SCHOOL HISTORY UP TO 1854
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The following information was extracted from
the book, History of Perry County In Pennsylvania, From the Earliest
Settlement to the Present Time; Silas Wright; Wylie & Griest; Lancaster;
1873; pgs. 131-142.
The earliest educational history of Perry county, for want of records, can only
be obtained from the narratives that have descended from generation to
generation until the year 1834, when an era dawned upon Pennsylvania, such as
has never been estimated in importance.
The first schools were subscription, kept open about three months, or
"a quarter" of the year.
These schools were few and far between, and governed absolutely by the
Then good scholarship consisted in ciphering to the double rule of three, a term
happily omitted in modern arithmetic, in being able to write legibly large and
small hand, and ability to read readily in the Bible and Testament.
These schools were often kept in houses very poorly suited for the purpose; slab
seats and slab writing-boards pinned to the logs of the wall, served as
The earliest school legislation was an act passed on the 28th of March, 1814,
vesting the title of a certain piece of land in Toboyne township, in the county
of Cumberland, in certain trustees and their successors, for the use of a
school. The Act is short, and we give it in full as an instance of
the liberality of the Commonwealth at that time toward educational enterprises:
SECTION I. The land officers to make a title clear of purchase money
and fees to trustees for schools to be established in the township of Toboyne
for a piece of land.
SEC 2. A majority of subscribers to supply vacancies of trustees.
After the Act of 1822, requiring county commissioners to receive from their
parents or guardians the names of all children between the ages of five and
twelve years, whose parents were unable to school them--this Act imposed a fine
of five dollars upon these officers for neglect of duty--houses began to be
erected in the various settlements of the county. Fifty years ago, the
only school-house in Fishing Creek Valley, Rye township, was near the present
residence of Mr. Kocher. This house was covered with clap-boards, the
common roofing material of the houses or cabin of the valley at that time, and
had no floor. It was lighted through single panes of glass fastened side
by side between parts of two logs. So limited a knowledge was deemed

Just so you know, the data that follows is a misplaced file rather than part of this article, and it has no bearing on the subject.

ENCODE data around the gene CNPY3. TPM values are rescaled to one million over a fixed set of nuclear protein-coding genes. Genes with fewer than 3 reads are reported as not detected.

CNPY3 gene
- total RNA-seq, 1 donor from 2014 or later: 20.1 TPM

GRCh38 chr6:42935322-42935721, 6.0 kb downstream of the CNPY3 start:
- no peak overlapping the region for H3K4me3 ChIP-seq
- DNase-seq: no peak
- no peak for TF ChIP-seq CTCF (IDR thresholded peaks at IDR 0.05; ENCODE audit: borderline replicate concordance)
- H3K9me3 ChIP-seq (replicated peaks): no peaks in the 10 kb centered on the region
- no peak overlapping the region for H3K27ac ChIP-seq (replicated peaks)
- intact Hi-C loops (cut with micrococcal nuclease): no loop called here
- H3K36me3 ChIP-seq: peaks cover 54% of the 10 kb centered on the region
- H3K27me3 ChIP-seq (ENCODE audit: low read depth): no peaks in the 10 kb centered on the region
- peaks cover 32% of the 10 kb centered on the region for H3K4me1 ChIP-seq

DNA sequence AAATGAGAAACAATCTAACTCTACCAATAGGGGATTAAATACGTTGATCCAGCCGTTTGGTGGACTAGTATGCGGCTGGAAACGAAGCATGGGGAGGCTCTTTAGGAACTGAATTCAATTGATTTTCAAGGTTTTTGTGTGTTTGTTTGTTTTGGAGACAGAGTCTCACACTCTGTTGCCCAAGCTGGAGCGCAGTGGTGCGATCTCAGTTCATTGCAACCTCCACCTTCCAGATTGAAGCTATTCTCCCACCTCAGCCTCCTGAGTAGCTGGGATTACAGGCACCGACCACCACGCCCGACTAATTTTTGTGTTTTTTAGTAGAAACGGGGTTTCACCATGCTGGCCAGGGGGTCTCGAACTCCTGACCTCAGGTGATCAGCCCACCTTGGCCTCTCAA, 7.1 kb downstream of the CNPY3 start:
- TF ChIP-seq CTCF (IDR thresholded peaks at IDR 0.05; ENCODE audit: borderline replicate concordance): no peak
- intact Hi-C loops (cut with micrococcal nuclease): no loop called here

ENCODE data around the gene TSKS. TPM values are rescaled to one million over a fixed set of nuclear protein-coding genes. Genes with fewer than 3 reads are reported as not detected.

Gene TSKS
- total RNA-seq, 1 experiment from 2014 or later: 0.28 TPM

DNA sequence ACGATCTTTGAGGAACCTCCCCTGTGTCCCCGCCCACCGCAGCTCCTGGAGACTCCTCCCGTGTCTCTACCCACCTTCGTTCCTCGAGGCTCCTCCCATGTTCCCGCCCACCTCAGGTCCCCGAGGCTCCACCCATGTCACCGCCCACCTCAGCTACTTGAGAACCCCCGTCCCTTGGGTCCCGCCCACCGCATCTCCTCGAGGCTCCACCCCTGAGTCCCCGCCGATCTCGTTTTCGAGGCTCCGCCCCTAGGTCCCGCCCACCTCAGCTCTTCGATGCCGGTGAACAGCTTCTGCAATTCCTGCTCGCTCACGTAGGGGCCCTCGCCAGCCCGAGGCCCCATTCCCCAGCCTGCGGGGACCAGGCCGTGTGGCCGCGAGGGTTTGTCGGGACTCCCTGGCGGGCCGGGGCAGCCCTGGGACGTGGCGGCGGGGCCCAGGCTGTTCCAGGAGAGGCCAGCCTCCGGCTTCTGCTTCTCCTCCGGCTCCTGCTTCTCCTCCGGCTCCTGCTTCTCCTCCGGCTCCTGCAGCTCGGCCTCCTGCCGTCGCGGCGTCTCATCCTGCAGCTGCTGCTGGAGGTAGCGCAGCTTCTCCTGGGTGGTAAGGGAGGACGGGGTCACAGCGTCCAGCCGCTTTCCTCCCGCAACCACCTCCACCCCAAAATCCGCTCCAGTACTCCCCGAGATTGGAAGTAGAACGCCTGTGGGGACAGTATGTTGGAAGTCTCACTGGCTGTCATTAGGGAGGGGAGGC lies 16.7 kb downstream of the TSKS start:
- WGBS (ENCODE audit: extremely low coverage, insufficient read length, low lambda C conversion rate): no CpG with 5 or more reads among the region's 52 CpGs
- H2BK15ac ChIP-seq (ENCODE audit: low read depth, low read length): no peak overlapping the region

necessary for the school-teacher of these times, that it is related "a
school-master" wanted to keep school in this house who was unable to either
write with a pen or give instruction in arithmetic. It is further related,
to the credit of the patrons, that he was refused the privilege he asked.
The books used in this school were Dillworth's spelling-book, the Testament,
DaBoll's arithmetics, and copy-books made of unruled paper.
The oldest school-house in Penn township was a log building, covered with boards
split out out logs. This house was located near Young's Mill. The
first school kept in it was by Joseph McIntire, and was attended by pupils who
lived within the present boundaries of Rye township. Some of these pupils
walked four miles, morning and evening, to avail themselves of the educational
advantages of being able to read, write and cipher.
The furniture of this house was slab benches, writing boards of the same
material fixed to the walls, and an old smoky stove. Mr. McIntire is
represented to have been "severe with the hickory." He heard
four lessons from each pupil in reading per day, "made and mended"
their pens, and "showed" them in ciphering whenever they came to him
for assistance. The custom then was for the pupil to hear the class read
while the teacher "worked his sum."
The oldest school-house in Duncannon, formerly Petersburg, was built of logs,
and stood on the ground in front of the one now in use in that borough. It
was burnt in 1814.
The ruins of the only school-house in Buck's Valley, during its early
settlement, may still be seen near the base of Halffall Hills. It stands
on a truly romantic spot, and was probably one of the oldest school-houses
within the limits of the county.
Who administered school discipline and taught the youthful ideas to shoot, at
its first session, has not been certainly preserved.
An old school-house in Pfoutz's Valley not very far from Hart's mill, served to
give educational advantages to pupils of both Pfoutz's and Wildcat valleys,
until Wright's and Grubb's school-houses were built in 1836. Millerstown
at this time was a village of Greenwood township.
The oldest school-house at Liverpool was situated on the site of the present
Lutheran church, and was either removed or in ruins in 1828, when the church was
built, for, it is said that the cornerstone of the church was laid on the spot
where the old school-house had stood. Rev. Heim's journal contains the
following: "On the 17th of December, 1814, in the evening, I preached
at Stollenberger's school-house, from Eph. v. 14."
In this same old school-house, in 1810, Rev. Heim organized the Lutheran
congregation, whose descendants worship in the church which stands so high above
it now. In it, too, the early settlers' children of Liverpool town and
township received the elements of their education.
Millerstown has a venerable old school building, which antedates the free-school
system. This house, enlarged to meet the growing educational wants of the
place, still stands on its old site. It was used for religious meetings
until the churches were built.